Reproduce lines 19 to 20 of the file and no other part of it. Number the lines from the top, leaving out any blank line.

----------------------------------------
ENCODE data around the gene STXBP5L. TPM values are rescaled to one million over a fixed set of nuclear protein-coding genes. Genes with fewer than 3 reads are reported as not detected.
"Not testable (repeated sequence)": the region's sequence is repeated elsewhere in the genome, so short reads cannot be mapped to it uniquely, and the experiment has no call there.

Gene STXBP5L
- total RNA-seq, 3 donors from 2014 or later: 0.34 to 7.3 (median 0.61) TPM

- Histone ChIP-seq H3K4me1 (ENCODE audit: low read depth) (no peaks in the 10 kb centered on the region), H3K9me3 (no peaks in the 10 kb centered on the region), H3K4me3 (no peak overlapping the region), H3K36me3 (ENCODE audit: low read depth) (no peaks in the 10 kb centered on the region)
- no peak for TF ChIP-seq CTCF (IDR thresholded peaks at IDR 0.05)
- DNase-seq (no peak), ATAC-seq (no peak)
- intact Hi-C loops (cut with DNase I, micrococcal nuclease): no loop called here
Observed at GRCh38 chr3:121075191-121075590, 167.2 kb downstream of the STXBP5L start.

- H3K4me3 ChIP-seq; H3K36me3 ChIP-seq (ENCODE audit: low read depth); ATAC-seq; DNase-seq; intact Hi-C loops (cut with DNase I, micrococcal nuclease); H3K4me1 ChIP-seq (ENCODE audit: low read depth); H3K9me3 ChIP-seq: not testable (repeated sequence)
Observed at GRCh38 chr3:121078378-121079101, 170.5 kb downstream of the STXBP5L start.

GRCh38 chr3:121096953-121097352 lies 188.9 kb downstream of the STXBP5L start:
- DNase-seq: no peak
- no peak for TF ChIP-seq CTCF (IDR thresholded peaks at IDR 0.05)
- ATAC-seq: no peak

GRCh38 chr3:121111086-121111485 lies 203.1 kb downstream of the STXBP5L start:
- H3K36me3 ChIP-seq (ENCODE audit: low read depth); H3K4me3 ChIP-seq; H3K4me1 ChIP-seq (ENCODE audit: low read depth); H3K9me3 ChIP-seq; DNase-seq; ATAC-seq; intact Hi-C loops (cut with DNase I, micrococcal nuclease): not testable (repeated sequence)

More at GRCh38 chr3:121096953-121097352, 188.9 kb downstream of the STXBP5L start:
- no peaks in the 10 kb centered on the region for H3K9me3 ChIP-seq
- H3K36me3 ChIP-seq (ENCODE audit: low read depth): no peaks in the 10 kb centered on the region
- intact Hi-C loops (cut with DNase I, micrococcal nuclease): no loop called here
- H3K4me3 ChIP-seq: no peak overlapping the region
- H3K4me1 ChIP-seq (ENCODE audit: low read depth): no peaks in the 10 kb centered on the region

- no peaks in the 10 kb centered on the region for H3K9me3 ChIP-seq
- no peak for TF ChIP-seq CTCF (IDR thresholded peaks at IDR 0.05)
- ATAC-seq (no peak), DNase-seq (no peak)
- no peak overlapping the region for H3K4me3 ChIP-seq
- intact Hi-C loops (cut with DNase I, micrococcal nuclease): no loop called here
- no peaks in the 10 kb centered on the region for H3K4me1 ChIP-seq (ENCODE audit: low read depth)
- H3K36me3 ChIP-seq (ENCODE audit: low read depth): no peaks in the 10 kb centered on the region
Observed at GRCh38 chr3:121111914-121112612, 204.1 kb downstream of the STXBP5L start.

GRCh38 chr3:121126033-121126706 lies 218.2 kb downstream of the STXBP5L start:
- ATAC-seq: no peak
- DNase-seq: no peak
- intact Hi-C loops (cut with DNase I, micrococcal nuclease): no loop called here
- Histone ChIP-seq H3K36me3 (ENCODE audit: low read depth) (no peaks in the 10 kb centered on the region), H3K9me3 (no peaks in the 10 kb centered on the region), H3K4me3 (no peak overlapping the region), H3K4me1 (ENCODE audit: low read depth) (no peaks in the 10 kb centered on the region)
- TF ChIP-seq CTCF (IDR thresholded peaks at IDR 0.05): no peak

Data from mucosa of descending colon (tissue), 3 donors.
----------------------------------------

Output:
- no peaks in the 10 kb centered on the region for H3K9me3 ChIP-seq
- H3K36me3 ChIP-seq (ENCODE audit: low read depth): no peaks in the 10 kb centered on the region